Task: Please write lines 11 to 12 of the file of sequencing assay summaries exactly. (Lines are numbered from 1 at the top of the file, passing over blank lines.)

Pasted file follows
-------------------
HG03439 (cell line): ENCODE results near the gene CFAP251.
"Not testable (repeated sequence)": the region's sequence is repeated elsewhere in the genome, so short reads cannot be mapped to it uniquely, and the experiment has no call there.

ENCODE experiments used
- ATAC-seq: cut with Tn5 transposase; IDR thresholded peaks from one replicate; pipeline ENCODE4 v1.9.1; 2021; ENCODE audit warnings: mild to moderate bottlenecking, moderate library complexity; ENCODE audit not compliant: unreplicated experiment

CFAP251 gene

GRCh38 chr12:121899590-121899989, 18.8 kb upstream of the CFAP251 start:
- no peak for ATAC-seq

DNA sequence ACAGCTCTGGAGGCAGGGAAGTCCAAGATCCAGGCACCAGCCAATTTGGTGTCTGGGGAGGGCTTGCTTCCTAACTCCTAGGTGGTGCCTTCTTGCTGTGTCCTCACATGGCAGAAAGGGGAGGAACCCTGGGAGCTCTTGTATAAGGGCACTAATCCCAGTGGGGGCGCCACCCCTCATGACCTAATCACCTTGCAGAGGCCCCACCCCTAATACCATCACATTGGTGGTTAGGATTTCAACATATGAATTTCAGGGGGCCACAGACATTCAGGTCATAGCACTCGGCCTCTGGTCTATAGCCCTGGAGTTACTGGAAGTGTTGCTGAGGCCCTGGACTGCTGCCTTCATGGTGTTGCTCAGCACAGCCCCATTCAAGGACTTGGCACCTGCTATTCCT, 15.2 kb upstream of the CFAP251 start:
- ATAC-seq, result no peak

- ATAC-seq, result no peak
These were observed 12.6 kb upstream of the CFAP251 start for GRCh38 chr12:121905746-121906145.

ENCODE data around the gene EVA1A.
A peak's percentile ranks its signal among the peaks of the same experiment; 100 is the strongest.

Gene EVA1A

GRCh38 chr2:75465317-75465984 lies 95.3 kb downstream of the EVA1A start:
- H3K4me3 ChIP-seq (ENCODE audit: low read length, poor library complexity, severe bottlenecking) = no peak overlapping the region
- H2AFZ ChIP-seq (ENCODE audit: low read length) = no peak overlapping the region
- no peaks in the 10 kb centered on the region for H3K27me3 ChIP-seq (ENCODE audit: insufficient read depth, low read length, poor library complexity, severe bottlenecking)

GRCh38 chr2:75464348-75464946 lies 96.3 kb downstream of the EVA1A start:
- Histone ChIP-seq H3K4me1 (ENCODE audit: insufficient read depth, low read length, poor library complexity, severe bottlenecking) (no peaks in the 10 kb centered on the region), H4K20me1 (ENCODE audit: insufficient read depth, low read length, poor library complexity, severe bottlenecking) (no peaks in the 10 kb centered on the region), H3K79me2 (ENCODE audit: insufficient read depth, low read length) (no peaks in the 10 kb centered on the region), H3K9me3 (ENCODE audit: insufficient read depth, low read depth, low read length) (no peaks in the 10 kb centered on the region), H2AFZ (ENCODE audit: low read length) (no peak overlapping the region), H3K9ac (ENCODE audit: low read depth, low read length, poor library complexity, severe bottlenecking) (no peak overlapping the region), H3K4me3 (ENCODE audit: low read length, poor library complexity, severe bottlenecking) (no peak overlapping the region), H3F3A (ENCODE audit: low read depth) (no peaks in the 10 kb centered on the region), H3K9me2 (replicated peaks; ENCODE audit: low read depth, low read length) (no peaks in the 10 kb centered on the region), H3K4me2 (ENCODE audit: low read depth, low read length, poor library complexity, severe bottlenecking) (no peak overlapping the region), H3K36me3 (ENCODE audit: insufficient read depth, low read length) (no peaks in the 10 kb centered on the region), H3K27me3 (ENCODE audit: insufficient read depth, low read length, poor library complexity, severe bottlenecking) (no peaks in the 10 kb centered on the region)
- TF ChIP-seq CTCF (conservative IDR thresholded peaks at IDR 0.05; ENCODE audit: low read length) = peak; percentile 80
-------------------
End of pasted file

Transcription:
These were observed 12.6 kb upstream of the CFAP251 start for GRCh38 chr12:121905746-121906145.

ENCODE data around the gene EVA1A.